Actively Making a Difference

November 1, 2016 by The FlexPro Group

dogI used to love the Far Side cartoons by Gary Larson. One of my favorites is of a guy reprimanding his dog, “Ok, Ginger, I’ve had it. Stay out of the garbage…”  And what the dog actually hears is, “Blah, Ginger. Blah, blah, blah!”  I have to admit, I sometimes feel this way when I’m talking to my kids, especially when it involves housework.  I’m sure we can all relate to sometimes feeling like we’re talking to the wall. As a parent I’ve done a lot of “telling” over the years. My sons have been told to do their homework, clean their rooms, brush their teeth… After a while, what they hear is blah, blah, blah. Sure they hear me, but are they really listening?

As a project manager, it’s our job to lead our team and that often involves providing not just direction, but instruction. We do our fair share of “telling” our team lots of things.  We define the scope of the project, communicate the timeline and the budget, and assign tasks.  At best, we hope that our team is receptive and engaged, paying close attention to every word. At worst, the reality is they may not be.  So how do we help ourselves to do a better job of being heard?

In researching this topic I came across many wonderful quotes that nicely conveyed the fact that in order to be heard, we have to be active listeners as well. People want to know that what they have to say matters too. One-sided, one-directional interaction not only causes your team to tune you out, it tells them you don’t value their input or respect their opinions. One of my favorite quotes (attributed to either Theodore Roosevelt or John C. Maxwell, depending on who you ask), is: “People don’t care how much you know until they know how much you care.”  I’ve found this to be quite accurate. Active listening is about creating a connection, fostering understanding and building trust. It involves paying attention and giving acknowledgement. It’s the foundation for respect and a catalyst for gaining information and perspective. It takes very little to show someone they matter to you. Ask them about their weekend, their kids or their vacation plans. Show interest in a hobby they have. Compliment their work, show appreciation for their effort, ask for feedback, then really listen to what they have to say.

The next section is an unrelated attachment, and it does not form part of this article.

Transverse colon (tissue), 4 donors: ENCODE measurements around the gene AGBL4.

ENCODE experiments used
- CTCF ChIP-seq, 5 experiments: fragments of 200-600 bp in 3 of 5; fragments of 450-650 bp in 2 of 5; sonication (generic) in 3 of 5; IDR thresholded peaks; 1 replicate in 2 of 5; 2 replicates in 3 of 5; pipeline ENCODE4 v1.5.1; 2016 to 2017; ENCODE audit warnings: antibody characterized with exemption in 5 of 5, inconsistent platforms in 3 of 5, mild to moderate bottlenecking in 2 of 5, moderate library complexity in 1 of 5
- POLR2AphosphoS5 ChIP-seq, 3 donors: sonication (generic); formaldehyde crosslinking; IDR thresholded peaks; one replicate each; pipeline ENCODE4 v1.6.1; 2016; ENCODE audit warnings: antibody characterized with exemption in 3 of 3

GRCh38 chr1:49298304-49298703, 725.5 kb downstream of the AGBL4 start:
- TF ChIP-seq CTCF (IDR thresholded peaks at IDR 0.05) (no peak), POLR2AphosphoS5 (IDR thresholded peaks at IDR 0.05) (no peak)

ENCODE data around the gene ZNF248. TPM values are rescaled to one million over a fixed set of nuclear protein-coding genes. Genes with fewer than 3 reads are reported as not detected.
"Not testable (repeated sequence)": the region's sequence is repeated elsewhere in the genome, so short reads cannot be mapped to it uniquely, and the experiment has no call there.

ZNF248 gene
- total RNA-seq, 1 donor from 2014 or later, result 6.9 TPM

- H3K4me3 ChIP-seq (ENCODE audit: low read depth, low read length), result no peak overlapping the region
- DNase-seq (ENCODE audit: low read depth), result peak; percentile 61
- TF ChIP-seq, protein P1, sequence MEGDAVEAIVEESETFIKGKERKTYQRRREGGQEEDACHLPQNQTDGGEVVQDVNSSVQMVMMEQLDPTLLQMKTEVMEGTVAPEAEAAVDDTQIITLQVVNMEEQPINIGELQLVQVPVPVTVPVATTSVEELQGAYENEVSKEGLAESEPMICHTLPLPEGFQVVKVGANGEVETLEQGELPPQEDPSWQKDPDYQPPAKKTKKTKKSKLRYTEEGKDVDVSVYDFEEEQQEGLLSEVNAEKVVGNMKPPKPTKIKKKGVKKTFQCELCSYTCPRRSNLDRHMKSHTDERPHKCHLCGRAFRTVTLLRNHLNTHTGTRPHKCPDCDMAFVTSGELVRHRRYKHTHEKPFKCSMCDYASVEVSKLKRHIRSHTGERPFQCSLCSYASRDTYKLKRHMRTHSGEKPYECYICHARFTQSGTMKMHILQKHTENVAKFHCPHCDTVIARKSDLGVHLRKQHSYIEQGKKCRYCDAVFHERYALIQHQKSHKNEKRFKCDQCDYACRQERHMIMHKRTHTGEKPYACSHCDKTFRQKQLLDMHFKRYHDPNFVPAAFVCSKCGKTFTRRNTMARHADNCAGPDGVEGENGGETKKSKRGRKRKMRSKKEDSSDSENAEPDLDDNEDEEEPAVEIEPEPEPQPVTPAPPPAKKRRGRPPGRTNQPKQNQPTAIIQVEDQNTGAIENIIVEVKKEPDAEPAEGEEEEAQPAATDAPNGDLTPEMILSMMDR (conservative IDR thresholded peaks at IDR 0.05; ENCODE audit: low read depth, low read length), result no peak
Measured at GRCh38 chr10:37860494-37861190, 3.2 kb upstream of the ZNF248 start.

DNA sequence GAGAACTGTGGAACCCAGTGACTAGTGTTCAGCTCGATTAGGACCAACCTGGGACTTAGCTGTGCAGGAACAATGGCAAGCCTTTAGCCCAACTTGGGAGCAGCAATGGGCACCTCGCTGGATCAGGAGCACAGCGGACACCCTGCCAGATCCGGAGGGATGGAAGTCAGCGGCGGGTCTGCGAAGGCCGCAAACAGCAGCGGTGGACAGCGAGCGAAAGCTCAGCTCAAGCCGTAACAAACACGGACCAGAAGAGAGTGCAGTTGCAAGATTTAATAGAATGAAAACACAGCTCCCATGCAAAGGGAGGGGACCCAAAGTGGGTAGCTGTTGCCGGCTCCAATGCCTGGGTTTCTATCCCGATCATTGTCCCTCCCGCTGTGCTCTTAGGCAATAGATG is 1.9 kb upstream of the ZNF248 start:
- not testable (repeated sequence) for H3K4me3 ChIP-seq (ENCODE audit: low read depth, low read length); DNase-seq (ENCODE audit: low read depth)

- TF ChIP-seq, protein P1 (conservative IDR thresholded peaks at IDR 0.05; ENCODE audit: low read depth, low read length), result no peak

Considering we all spend so much time conversing with others, I was surprised to learn that, according to research, we only remember between 25 and 50 percent of what we hear. Regardless of whether you’re speaking to a colleague, your spouse, your kids or a complete stranger, on average they’re hearing less than half of what you say! Listening is definitely a skill we can all work on improving and as project managers it’s a skill that’s critical to our success and the success of our team. So if your team doesn’t seem to be listening to you, maybe you need to start listening to them! A simple, “How can I help?”, or “How are things going?” might be all it takes to open up a meaningful dialog. It’s time well spent, it builds stronger relationships and makes an emotional connection. Take time for 1-on-1’s, a coffee break or a walk around the office building with your team members. Sometimes people just want to know you care first. To quote Winston Churchill, “Courage is what it takes to stand up and speak. Courage is also what it takes to sit down and listen.” So, as a project manager (or your family’s manager for that matter), do you have the courage to sit down and listen?

-Rose Cook, FlexPro CEO

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